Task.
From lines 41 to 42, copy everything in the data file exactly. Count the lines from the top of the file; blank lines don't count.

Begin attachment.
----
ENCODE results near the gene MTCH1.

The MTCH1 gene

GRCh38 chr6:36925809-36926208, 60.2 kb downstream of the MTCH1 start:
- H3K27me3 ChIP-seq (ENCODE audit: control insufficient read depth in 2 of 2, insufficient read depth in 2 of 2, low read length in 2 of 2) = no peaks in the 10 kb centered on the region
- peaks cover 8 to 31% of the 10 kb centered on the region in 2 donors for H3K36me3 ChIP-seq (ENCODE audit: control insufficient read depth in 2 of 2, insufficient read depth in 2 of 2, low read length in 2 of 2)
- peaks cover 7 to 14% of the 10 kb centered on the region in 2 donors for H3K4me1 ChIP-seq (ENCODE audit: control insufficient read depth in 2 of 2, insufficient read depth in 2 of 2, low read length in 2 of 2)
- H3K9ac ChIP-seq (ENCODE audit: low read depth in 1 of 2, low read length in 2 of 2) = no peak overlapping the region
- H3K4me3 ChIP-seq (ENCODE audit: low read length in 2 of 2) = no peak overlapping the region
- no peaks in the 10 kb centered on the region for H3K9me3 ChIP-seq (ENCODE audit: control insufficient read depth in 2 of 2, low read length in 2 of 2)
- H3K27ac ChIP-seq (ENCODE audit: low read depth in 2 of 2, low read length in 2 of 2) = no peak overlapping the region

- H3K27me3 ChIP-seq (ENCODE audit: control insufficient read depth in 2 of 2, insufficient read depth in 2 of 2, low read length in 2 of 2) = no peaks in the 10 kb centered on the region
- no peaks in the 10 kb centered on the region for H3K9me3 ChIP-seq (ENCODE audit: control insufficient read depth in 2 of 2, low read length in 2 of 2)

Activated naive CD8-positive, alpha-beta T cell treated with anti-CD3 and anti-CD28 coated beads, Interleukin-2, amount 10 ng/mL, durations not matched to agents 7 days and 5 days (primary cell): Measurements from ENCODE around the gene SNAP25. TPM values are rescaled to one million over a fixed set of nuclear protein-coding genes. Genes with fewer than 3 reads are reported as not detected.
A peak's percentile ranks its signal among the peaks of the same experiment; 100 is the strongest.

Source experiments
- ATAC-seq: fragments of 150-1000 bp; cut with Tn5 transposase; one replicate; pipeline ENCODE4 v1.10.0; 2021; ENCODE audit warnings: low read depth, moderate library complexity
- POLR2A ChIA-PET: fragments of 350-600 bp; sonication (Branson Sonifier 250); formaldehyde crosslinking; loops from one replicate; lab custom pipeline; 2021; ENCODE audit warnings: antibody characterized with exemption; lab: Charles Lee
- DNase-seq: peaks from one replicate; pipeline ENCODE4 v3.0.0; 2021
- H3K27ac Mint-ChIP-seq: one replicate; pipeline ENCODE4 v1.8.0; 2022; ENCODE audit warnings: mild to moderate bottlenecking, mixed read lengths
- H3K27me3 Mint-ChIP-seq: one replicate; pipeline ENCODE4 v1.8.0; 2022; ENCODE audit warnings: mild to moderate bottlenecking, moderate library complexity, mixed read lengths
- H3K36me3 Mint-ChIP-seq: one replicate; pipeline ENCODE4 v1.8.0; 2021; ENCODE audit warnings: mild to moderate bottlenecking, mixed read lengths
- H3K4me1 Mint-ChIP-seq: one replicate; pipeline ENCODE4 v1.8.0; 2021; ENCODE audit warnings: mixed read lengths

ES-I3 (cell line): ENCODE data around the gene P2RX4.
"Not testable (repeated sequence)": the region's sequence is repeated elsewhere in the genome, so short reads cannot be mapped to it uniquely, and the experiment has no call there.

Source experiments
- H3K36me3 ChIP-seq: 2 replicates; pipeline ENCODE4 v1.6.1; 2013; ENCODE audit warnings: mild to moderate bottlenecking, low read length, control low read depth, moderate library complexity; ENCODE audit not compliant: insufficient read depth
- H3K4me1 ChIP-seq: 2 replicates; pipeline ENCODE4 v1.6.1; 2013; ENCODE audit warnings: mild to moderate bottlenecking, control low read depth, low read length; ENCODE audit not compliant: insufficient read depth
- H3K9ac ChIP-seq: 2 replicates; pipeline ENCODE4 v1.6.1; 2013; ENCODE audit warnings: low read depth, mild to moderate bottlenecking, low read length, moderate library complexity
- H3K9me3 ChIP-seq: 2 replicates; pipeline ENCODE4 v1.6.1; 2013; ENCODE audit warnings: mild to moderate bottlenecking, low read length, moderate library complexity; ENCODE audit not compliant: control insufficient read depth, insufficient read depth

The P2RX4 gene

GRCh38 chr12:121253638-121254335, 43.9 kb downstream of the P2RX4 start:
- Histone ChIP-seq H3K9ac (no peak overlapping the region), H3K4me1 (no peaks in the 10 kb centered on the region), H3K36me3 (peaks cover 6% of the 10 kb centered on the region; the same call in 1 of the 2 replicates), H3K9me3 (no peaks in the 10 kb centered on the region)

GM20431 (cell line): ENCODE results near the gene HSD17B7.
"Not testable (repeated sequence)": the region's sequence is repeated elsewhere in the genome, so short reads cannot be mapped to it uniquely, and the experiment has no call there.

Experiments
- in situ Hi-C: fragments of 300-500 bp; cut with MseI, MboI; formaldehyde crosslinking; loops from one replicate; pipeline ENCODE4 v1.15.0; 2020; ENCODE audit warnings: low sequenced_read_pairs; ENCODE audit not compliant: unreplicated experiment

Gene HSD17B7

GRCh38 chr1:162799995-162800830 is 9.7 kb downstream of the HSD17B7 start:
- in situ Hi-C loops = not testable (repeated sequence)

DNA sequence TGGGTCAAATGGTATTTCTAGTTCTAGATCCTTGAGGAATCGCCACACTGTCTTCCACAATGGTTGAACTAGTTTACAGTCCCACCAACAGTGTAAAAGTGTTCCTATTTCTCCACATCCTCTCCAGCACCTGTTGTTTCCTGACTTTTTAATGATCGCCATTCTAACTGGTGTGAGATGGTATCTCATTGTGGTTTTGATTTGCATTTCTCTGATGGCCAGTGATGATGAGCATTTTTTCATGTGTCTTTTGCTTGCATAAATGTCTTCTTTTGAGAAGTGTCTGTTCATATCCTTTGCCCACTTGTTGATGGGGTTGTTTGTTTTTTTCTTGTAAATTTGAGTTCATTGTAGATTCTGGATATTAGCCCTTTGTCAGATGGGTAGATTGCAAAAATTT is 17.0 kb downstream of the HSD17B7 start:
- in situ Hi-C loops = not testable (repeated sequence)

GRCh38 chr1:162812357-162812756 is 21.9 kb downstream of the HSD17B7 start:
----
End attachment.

- in situ Hi-C loops = not testable (repeated sequence)

GRCh38 chr1:162812357-162812756 is 21.9 kb downstream of the HSD17B7 start: